The postcolonial Gothic: Haunting and historicity in the literature after empire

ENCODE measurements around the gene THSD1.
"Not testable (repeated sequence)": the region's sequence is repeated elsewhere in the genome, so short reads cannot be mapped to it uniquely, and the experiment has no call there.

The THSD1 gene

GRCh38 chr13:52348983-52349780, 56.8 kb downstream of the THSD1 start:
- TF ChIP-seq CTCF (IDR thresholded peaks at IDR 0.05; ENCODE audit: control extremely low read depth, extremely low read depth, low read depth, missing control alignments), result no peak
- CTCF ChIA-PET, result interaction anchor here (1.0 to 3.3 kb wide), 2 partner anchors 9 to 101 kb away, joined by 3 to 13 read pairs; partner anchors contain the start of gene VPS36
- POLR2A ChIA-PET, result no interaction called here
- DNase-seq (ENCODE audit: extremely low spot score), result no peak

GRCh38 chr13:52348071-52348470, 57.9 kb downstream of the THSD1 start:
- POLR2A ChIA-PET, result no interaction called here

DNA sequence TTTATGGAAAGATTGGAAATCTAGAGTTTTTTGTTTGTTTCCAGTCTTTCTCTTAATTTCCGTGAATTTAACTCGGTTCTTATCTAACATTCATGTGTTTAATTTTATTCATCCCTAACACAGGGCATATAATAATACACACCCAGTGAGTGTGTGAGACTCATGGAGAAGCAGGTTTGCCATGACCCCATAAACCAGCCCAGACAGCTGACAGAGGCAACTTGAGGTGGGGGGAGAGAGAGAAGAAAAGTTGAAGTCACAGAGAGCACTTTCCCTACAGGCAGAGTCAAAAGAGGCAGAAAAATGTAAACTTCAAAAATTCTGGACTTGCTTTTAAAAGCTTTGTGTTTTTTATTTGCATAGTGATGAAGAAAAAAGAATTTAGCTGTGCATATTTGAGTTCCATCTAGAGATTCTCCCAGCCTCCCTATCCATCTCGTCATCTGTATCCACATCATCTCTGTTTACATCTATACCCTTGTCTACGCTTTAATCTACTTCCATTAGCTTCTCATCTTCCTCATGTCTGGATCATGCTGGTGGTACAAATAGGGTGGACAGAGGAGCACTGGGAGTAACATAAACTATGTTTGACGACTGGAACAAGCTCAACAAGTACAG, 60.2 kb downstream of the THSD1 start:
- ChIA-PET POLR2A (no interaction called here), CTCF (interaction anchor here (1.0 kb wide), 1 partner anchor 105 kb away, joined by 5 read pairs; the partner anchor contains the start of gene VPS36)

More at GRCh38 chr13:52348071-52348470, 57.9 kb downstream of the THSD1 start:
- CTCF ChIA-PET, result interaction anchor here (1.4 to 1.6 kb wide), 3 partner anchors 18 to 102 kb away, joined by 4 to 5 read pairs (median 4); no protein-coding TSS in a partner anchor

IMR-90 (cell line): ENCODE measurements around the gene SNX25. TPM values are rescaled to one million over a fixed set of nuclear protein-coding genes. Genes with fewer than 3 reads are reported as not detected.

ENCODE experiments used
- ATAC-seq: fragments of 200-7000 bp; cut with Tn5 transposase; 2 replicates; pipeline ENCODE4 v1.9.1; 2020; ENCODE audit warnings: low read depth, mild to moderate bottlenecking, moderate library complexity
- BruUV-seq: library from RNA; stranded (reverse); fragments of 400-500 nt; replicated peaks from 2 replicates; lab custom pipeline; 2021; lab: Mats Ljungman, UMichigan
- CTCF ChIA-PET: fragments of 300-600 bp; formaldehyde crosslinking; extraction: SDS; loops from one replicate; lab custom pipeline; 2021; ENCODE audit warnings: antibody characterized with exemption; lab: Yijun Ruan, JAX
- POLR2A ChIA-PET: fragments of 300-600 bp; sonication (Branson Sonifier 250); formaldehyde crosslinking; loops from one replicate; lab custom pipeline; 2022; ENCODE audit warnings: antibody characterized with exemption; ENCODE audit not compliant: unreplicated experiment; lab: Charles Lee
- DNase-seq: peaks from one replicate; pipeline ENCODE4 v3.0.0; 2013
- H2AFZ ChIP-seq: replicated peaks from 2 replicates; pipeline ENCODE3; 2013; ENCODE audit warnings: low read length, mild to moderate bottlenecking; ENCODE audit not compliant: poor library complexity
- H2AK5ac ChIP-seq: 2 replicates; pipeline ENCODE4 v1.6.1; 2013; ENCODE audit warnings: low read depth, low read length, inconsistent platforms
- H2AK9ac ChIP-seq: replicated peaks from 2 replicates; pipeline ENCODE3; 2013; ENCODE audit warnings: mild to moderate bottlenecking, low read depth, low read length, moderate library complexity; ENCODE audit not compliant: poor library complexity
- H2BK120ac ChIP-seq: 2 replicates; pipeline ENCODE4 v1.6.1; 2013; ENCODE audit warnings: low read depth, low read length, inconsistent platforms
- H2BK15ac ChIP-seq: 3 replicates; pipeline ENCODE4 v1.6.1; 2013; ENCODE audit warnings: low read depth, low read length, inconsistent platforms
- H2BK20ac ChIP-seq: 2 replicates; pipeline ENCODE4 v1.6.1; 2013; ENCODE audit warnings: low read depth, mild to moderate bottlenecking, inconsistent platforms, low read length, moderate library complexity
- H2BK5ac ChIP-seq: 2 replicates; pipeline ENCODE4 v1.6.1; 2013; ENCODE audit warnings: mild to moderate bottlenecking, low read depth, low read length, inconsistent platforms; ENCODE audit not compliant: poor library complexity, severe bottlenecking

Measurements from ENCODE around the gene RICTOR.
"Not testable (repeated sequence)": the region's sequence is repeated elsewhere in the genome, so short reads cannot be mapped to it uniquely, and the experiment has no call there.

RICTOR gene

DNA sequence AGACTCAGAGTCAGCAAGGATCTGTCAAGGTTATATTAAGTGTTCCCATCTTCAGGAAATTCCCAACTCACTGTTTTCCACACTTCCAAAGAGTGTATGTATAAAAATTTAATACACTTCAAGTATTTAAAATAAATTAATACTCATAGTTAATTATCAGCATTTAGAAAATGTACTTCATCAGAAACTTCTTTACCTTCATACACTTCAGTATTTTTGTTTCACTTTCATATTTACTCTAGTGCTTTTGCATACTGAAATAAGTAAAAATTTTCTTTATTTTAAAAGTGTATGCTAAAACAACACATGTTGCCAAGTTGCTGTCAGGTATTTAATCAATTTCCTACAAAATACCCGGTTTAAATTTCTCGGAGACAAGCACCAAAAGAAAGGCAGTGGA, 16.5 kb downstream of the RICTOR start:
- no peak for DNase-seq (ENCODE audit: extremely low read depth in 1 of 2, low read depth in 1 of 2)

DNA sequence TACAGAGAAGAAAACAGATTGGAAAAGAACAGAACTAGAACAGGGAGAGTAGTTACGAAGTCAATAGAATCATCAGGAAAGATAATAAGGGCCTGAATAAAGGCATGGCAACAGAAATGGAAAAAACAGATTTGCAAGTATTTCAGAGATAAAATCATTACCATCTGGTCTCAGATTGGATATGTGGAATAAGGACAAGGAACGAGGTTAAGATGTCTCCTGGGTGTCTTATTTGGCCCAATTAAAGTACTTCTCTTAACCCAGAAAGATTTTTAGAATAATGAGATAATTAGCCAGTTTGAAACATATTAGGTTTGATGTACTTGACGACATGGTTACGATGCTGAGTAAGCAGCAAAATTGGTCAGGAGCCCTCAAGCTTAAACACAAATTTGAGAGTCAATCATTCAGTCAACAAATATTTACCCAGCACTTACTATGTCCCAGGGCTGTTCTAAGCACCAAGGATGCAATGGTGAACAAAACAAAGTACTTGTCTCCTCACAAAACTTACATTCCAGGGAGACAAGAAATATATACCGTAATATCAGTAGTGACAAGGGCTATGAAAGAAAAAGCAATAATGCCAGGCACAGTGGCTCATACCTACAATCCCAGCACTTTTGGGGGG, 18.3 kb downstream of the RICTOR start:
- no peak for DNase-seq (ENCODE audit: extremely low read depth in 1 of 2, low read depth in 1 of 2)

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In my dissertation, The Postcolonial Gothic: Haunting and Historicity in the Literature after Empire , I engage in a comparative analysis of colonial and postcolonial literatures that can be read as Gothic because they harbor within themselves themes of spectrality, repressed trauma, and the out of jointness of time. The basis for my comparison is recent critical theory, particularly the works of Jacques Derfda, Sigmund Freud, Gilles Deleuze and Félix Guattari who offer critical awareness of what it means to live with--or how to exorcise--the phantoms that haunt us. This dissertation, accordingly, takes a very powerful and universal figure for human experience--the ghost--and studies its recurrence in colonial and postcolonial relationships. I follow this spirit--which manifests itself in many forms--as it floats through colonial history. The frequency of ghosts and vampires in postcolonial narratives functions as a response against British and other colonial writers who used similar imagery in their representation of the Other during the eighteenth and nineteenth centuries. The Postcolonial Gothic first traces a genealogy of the phantom in British literature, starting from Defoe's Robinson Crusoe , through to its imitators in Victorian boys' stories, stopping at the Brontes' creation of colonial fantasy worlds in their juvenilia. The second part of the dissertation turns to postcolonial literature where there is a deep problematization, mimicry, and perversion of the ghost--of these Gothic images--by writers such as J. M. Coetzee, Derek Walcott, and Toni Morrison. The Postcolonial Gothic is, then, a literary sea journey across colonial space and time--an examination of what Derek Walcott calls the Sea as a crypt that possesses and locks away history--a slow tour of the ghosts and detritus of colonialism and the consequent hauntings that structure and plague postcolonialism.